Ethical cognitive friction can also be provoked within the gameworld itself, compelling players to consider the in-game moral significance of certain mechanics and the choices they facilitate. An especially compelling example of this can be found in the immersive sim, Thief: Deadly Shadows.22 Like the previous two entries in the franchise, the goal of Deadly Shadows is to infiltrate various guarded locations and pilfer items while avoiding guards and civilians. Unlike its predecessors, though, Deadly Shadows features an “overworld” – The City – that players can explore at their leisure between missions.

In one of the poorer districts of The City, a humble two-storey house protected by an ineffective lock makes an appealing target and, on the first visit, the player can easily abscond with a small amount of money and treasure. Players who return later in the game, perhaps with the idea of stealing more, will find a diary next to a chest where valuables were once kept. In it, one of the house’s inhabitants writes:

Fig 1.: A cropped screenshot of Thief: Deadly Shadows in which an NPC journal prompts the player to consider the moral implications of their in-game behaviour.

Fig 1.: A cropped screenshot of Thief: Deadly Shadows in which an NPC journal prompts the player to consider the moral implications of their in-game behaviour.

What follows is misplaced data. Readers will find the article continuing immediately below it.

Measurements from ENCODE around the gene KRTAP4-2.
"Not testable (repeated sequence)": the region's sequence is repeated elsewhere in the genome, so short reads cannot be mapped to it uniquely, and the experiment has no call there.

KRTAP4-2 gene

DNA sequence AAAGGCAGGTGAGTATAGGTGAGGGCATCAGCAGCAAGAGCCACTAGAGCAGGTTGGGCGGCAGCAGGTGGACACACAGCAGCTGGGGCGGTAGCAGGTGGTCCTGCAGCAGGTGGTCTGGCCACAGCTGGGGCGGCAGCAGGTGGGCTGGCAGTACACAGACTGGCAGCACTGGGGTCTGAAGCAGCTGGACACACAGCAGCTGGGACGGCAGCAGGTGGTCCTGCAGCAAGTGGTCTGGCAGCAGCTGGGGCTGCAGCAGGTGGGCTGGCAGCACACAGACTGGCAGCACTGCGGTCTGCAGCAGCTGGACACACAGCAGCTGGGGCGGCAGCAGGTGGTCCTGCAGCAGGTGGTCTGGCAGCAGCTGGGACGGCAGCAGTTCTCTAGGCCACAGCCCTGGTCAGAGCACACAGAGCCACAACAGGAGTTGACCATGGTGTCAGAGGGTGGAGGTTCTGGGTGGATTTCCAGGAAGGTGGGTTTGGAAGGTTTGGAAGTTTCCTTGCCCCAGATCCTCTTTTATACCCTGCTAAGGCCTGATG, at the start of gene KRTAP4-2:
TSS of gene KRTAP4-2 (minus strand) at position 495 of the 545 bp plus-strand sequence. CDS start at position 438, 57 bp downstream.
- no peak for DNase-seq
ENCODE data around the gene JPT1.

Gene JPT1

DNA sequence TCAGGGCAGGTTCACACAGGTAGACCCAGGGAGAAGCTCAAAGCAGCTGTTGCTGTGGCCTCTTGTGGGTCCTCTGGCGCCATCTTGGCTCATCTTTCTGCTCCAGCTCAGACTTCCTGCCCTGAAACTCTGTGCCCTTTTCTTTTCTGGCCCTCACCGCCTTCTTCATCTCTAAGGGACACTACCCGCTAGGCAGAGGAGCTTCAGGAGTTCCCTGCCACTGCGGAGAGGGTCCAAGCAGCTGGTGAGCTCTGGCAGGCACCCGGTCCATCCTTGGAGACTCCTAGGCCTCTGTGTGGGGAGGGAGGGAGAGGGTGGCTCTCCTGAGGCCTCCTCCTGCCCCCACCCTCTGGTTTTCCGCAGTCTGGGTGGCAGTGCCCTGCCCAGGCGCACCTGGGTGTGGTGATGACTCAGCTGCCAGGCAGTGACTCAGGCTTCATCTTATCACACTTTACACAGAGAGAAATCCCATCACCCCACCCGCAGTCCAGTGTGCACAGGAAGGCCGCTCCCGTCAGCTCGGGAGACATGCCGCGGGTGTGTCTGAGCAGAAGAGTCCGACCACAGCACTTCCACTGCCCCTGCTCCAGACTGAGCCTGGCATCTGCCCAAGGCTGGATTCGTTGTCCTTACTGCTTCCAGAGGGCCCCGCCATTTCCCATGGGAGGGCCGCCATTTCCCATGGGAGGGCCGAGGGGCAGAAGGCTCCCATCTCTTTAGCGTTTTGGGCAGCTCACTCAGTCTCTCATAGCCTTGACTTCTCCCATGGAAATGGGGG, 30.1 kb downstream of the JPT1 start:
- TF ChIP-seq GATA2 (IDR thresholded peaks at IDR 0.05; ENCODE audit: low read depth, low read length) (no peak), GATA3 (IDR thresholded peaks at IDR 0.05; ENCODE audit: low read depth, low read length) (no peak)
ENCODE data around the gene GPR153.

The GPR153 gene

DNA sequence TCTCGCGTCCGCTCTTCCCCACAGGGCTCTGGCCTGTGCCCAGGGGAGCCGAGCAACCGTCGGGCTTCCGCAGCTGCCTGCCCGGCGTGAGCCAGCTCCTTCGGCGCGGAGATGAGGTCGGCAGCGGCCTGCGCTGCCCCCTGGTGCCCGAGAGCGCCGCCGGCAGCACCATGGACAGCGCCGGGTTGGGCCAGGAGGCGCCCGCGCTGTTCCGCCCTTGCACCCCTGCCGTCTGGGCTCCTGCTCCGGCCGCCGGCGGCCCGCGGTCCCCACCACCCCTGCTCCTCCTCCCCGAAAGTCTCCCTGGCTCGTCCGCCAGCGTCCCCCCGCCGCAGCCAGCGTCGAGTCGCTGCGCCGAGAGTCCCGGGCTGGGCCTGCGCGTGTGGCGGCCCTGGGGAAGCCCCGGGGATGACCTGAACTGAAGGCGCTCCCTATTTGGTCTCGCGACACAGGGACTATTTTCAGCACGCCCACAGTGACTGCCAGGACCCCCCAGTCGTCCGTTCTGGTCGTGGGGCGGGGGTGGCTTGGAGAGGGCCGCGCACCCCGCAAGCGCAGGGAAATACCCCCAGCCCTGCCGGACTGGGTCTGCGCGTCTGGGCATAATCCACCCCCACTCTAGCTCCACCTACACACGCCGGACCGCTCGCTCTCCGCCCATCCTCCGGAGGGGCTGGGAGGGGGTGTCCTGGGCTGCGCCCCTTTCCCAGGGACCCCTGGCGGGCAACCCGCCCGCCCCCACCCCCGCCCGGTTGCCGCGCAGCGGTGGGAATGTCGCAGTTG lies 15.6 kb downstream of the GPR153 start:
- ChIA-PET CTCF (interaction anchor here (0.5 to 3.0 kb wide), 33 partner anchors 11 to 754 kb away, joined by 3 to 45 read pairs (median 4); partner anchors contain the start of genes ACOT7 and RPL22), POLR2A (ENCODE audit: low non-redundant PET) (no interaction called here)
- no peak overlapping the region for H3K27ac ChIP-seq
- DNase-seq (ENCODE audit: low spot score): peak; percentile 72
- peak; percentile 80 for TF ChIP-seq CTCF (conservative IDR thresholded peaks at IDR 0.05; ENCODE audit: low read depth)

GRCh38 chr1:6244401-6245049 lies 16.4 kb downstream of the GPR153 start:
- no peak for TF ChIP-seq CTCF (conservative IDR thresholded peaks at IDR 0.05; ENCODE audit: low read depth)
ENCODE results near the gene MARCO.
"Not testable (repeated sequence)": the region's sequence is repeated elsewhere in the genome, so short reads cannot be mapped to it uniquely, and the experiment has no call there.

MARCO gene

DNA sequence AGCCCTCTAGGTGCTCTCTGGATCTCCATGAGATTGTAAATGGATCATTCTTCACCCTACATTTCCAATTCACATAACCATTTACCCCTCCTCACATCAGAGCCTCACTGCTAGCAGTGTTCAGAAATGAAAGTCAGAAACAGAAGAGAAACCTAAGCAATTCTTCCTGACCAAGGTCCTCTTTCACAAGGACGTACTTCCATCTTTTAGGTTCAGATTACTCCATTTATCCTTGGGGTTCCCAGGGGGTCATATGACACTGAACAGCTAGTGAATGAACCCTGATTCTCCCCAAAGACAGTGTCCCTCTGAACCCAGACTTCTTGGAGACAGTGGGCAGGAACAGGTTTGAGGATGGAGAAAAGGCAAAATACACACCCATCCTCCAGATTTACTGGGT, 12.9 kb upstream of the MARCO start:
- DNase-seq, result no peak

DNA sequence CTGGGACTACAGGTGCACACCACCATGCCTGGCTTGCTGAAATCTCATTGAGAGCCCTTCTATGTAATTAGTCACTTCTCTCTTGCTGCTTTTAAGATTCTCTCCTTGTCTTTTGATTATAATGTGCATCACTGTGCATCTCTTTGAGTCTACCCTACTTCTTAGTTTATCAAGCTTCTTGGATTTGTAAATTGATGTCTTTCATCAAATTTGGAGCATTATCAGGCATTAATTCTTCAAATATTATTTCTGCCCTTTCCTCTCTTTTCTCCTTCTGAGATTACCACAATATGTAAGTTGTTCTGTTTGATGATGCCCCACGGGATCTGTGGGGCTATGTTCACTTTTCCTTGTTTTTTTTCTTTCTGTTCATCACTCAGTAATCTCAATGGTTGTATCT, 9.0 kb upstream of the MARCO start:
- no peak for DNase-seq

With this one, simple device, developer Ion Storm effectively problematises the game’s core activity, provoking ethical cognitive friction. It tells the player in no uncertain terms: your actions are not morally inert – there are consequences to plying your trade. It’s an appeal to the player as ethical agent – the reflective player – made at the expense of the player as ludic agent, as someone trying to win the game – the reactive player. How the player reconciles the tension between the game’s ludic incentives and what their own values say depends largely on which end of the reflective/reactive spectrum they sit. It’s entirely possible to approach Deadly Shadows as a morally inert test of skill, not unlike a highly sophisticated reboot of Pac-Man.23 For purely reactive players like this, there is no dissonance because stealing from the poor has all the ethical significance of munching pellets in a maze.